DR. Conrad Murray assured concert promoters Michael Jackson was in "perfect health" the day before he died, despite requesting money to hire a second physician and additional medical equipment to help him care for the King of Pop, a court has heard.
Murray's involuntary manslaughter trial began on Tuesday (27Sep11) at Los Angeles Superior Court, where jurors heard how choreographer-turned-director Kenny Ortega had been told to stay out of Jackson's medical affairs after voicing grave concerns for the singer's welfare to the doctor a week before his death in June, 2009.
Aeg Live promoter Paul Gongaware also took the stand and told prosecutors that Jackson had been on top form when he announced the This Is It concerts at London's O2 Arena, and demanded 21 extra shows when the first 10 quickly sold out.
On Wednesday morning (28Sep11), Aeg attorney Kathy Jorrie, who had drafted the contract hiring Murray as Jackson's personal physician, testified that the medic had expressed a need for an additional doctor and a cardiopulmonary resuscitation (Cpr) machine.
Murray reportedly asked for the Cpr equipment as a security measure due to 50-year-old Jackson's advancing age and the strenuous nature of the mammoth 50-date This Is It event. The requests had not been granted by the time Jackson died, as the two parties had yet to finalise the deal.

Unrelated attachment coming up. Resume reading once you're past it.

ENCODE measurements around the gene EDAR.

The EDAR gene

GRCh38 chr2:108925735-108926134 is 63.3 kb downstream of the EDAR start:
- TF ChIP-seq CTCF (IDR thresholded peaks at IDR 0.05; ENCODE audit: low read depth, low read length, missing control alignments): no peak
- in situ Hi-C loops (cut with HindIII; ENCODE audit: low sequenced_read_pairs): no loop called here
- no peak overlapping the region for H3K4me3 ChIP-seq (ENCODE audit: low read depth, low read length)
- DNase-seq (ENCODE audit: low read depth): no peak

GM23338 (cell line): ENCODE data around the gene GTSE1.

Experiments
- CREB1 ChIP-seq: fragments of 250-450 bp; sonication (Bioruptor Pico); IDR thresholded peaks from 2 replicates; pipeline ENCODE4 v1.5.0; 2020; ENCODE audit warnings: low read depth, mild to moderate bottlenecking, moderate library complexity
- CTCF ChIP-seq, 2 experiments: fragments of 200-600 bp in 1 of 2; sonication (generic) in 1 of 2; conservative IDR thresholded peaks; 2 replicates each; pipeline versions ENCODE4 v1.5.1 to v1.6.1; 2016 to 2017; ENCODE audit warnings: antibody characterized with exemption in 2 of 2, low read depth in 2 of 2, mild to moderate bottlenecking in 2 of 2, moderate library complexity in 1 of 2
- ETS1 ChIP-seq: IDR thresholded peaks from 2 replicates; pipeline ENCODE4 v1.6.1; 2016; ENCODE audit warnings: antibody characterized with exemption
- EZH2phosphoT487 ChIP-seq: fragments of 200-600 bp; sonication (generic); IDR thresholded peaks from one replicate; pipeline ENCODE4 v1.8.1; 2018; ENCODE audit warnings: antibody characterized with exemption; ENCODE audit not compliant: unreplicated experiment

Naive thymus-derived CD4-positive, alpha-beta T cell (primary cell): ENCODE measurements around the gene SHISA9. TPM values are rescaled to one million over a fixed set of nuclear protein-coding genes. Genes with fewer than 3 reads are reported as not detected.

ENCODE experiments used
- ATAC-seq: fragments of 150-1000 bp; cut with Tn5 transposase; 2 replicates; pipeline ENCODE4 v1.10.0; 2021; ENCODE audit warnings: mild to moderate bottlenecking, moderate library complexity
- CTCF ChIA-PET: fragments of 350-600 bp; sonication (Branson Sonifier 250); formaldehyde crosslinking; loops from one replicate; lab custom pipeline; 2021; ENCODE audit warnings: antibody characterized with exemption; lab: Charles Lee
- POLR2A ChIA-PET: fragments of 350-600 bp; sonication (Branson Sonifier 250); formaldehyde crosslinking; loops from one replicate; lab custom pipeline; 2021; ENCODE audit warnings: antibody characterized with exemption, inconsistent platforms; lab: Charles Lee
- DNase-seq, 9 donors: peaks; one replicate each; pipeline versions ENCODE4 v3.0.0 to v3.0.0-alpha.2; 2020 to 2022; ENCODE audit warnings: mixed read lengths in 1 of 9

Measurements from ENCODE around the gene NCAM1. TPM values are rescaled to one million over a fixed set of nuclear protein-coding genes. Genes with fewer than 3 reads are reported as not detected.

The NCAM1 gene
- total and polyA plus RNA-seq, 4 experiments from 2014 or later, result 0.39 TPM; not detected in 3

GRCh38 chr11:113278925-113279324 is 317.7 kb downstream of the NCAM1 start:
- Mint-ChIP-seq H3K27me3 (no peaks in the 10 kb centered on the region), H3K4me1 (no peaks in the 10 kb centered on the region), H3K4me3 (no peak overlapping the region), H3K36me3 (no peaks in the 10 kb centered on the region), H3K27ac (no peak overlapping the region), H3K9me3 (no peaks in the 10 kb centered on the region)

Jorrie then recalled speaking to Murray on 24 June, 2009, when the medic insisted Jackson was in "perfect health" after witnessing him rehearse - contradicting Ortega's fears that the singer was too ill to perform.
Murray is accused of administering the fatal dose of anaesthetic Propofol that cost Jackson his life. His lawyers maintain the exhausted King of Pop injected himself with the drug in a desperate bid to relieve pain and get some much needed rest.
The trial continues.